So in our example, first the condition (the `boolean` expression) is evaluated with i=0 and found to be true. Then the block (also called the body of the loop) is executed, so we print the current value of `i` (which is 0) and add one to it. Next the condition is evaluated with i=1, and so on. The last time through the loop we print `i = 4` and add one to make the new value of `i` five. Then the condition is evaluated again, but it is false. So we execute the last line (saying goodbye).

If all that is too long-winded for you, basically a `while` loop runs a block of code while a condition is true. Let's play around with it:

 ``` class Hello { public static void main(String[] args) { int i = 0; while (i < 0) { System.out.println("i = " + i); i++; } System.out.println("Goodbye!"); } } ```

Remember that I just said that the first thing we do here is evaluate the condition, before running the loop body. The condition will be false right away, can you work out what will happen?

 ```[nurmes]btg: javac Hello.java [nurmes]btg: java Hello Goodbye! [nurmes]btg: ```

The body of the loop is never executed, because the condition is evaluated first of all. You're probably wondering why I pointed that out. Well now we'll look at a different type of loop, and you should see.

 ``` class Hello { public static void main(String[] args) { int i = 0; do { System.out.println("i = " + i); i++; } while (i < 5); System.out.println("Goodbye!"); } } ```

This is known as a do...while loop. Notice the semicolon at the end of the line with the `while` on it.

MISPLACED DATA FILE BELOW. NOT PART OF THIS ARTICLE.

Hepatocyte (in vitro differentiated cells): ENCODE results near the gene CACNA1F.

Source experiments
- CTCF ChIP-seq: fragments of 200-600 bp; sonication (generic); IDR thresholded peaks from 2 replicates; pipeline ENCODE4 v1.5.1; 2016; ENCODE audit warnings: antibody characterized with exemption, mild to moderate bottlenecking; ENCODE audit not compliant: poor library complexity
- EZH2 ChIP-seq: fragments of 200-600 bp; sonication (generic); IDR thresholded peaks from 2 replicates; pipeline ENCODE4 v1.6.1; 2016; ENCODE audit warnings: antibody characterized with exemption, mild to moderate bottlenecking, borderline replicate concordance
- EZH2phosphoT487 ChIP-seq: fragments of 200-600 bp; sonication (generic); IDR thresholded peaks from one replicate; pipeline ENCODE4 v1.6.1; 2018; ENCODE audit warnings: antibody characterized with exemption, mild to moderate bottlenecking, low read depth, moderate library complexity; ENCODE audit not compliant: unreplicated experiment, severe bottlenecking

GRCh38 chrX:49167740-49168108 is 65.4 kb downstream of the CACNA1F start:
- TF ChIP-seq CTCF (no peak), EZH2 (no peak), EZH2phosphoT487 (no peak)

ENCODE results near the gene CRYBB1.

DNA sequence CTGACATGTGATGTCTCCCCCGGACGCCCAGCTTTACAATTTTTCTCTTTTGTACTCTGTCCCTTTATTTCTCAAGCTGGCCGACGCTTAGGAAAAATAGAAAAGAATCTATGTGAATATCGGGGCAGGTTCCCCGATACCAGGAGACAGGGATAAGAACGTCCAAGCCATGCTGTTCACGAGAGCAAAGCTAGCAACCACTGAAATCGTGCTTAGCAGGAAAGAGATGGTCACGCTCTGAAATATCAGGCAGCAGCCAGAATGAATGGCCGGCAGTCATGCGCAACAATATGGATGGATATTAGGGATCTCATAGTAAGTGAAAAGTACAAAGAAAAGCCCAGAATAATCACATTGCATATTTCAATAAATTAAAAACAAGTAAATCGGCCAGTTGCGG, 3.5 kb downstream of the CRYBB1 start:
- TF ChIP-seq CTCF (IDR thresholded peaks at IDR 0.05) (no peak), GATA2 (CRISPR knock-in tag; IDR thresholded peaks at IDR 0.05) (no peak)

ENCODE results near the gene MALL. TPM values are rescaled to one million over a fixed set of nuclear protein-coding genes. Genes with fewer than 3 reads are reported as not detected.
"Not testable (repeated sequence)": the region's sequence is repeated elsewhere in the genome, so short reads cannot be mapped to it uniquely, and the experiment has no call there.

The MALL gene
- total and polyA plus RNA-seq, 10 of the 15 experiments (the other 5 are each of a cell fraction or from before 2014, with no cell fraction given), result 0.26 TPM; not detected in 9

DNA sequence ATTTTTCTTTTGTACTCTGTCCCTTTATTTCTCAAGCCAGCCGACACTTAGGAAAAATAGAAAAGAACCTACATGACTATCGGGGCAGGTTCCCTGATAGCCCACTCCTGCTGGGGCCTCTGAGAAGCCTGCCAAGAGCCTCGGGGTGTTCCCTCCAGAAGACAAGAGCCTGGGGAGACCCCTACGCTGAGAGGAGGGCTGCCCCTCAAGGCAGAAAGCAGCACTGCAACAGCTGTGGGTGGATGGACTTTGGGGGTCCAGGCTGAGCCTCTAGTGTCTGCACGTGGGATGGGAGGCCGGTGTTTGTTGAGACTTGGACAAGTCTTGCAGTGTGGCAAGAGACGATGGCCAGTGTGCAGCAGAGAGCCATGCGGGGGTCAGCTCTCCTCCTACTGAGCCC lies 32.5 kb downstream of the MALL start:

```[nurmes]btg: javac Hello.java [nurmes]btg: java Hello i = 0 i = 1 i = 2 i = 3 i = 4 Goodbye! [nurmes]btg: ```

It all seems to be the same so far. There is one crucial difference with this type, which is that the loop is run once, before the condition is evaluated. This is why the condition is written at the end instead of the beginning.

 ``` class Hello { public static void main(String[] args) { int i = 0; do { System.out.println("i = " + i); i++; } while (i < 0); System.out.println("Goodbye!"); } } ```

So even if the condition is always false, the loop body runs once:

 ```[nurmes]btg: javac Hello.java [nurmes]btg: java Hello i = 0 Goodbye! [nurmes]btg: ```

That's the only difference, except don't forget the semicolon after the `while`. Now for the last type of loop. You might notice that our very first example had a line to set the loop counter (`int i = 0;`) and a line to add one to it (`i++;`). This is very common when you're counting from some number to some other number. In fact it's so common there is a special type of loop for it:

 ``` class Hello { public static void main(String[] args) { for(int i = 0; i < 5; i++) { System.out.println("i = " + i); } System.out.println("Goodbye!"); } } ```

This is called a for loop. Notice that there's only one line inside the loop body this time, as the `i++` has found its way to the top. This is exactly equivalent to the `while` loop we saw to start with: